I’m trying to do a little bit of both. I only consider myself an R&B artist because I feel like most people in hip hop now are rappers who do melodic singing. I consider myself a singer who can rap. Sometimes I feel the need to rap because that best portrays the emotion I’m trying to push forward. I still always try to pull it back to wording things to make the listener reflect on themselves.

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So I read in one of your interviews that therapy has helped let you feel more comfortable with sharing vulnerability and letting your guard down as a man. What are your thoughts on the toxic masculinity found in the black community and the R&B genre?

I’ve recently learned that the key to people liking you as an artist is vulnerability. That constantly 24/7 macho shit is just not realistic. If that is your life, I feel bad for you. It’s damaging on so many levels. Most of the time, we tell the truth to our homeboys, but when we’re playing the story back, there’s a layer of pride protection that you add to the story, you might not necessarily lie, but you are not revealing all of the parts where you might look stupid or weak. So I figured if I started showing more of that in songs, more people could relate.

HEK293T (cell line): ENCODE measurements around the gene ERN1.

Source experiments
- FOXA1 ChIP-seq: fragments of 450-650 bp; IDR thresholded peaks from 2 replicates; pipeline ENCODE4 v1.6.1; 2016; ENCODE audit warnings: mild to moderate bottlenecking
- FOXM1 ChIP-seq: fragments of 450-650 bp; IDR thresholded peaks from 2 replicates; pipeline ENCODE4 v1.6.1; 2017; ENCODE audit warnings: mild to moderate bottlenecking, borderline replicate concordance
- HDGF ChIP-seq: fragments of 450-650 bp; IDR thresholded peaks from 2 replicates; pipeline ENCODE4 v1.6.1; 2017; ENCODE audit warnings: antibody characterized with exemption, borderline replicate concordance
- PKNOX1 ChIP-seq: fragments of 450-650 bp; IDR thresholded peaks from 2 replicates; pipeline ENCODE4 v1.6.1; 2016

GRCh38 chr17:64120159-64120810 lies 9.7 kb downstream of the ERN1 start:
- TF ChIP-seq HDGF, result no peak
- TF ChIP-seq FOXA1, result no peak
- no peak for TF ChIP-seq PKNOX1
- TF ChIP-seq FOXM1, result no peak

Therapy has been a big part of that because it taught me that letting things go makes you breathe better, feel better, walk better and live better. I think toxic masculinity stops us a lot of the time from letting things go because we equate being truthful with letting our guard down. Our type of sensitivity always has to do with ego and how we look at ourselves.